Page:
Physical therapist education programs often evaluate applicants through a complex process assessing academic metric and noncognitive variables. An increased emphasis on noncognitive abilities has been advocated as an approach to increase diversity within the profession. However, there remains a paucity of evidence guiding methods of noncognitive assessment for physical therapy. The Multiple-Mini Interview (MMI), designed to assess noncognitive attributes has previously demonstrated increased reliability over traditional interviews among applicants to medical school. The purpose of this study was to report preliminary outcomes of MMI utilization in a single physical therapist education program.
Three hundred thirty-one applicants to a Doctor of Physical Therapy program during two consecutive application cycles from 2014-2016 were interviewed using the MMI format. Each MMI consisted of seven 5-minute interview stations. At each station, applicants were asked to respond to a combination of discussion questions, interact with a standardized person, or work collaboratively with another applicant. Following interviews, students and faculty were surveyed on their response to the MMI.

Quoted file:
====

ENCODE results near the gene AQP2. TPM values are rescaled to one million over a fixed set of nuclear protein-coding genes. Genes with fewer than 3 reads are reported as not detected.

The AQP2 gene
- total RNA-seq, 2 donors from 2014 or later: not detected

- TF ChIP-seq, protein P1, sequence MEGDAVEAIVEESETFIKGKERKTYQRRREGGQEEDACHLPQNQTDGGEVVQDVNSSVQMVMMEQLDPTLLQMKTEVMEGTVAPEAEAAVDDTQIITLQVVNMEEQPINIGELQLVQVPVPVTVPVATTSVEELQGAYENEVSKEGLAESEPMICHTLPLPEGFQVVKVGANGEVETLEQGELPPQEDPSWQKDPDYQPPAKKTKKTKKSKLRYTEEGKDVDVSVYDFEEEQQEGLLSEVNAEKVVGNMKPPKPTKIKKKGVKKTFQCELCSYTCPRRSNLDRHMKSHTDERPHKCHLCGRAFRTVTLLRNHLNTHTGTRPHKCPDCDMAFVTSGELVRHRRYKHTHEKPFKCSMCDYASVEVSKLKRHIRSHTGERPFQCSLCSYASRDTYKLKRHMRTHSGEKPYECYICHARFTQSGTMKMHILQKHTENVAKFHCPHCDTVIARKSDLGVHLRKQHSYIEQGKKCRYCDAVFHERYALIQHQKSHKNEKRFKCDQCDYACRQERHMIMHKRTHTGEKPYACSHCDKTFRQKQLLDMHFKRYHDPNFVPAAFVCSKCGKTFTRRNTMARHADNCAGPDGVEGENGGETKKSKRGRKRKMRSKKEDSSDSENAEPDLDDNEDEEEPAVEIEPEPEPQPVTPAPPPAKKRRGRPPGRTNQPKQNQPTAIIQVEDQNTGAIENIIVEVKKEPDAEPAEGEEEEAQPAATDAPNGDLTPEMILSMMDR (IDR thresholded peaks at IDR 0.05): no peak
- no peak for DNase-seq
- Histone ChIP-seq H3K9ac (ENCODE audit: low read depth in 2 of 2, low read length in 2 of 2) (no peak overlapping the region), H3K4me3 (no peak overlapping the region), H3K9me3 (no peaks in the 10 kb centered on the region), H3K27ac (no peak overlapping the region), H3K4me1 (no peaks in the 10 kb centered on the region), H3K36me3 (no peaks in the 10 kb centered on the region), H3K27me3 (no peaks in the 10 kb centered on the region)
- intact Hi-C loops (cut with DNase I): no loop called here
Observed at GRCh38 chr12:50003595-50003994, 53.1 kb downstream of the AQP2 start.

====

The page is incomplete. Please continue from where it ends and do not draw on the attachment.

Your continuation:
Ninety-eight percent of students were satisfied with the MMI format (n=283) and ninety-six percent (n=257) identified the MMI as a more positive experience as compared with a traditional interview. Ninety-one percent of interviewers (n=44) believed the MMI allowed more consistent and less biased evaluations. MMI scores for accepted applicants were significantly greater than applicants denied admission (p<.001). MMI scores did not correlate with other academic metrics with the exception of Graduate Record Examination Verbal Reasoning measures. Although MMI scores were significantly higher for females (p<.01), scores were not influenced by under-represented minority status (p=.650). Furthermore, socioeconomic status did not impact MMI scores (p=.339).
Conclusions/Relevance to the conference theme: The Pursuit of Excellence in Physical Therapy Education
While further research on predictive validity is required, this study provides evidence of positive attitudes toward the MMI among applicants and faculty. The MMI did not disfavor applicants underrepresented in the physical therapy profession or from lower socioeconomic status backgrounds. Physical therapy programs may consider the MMI for assessing noncognitive attributes in applicants.
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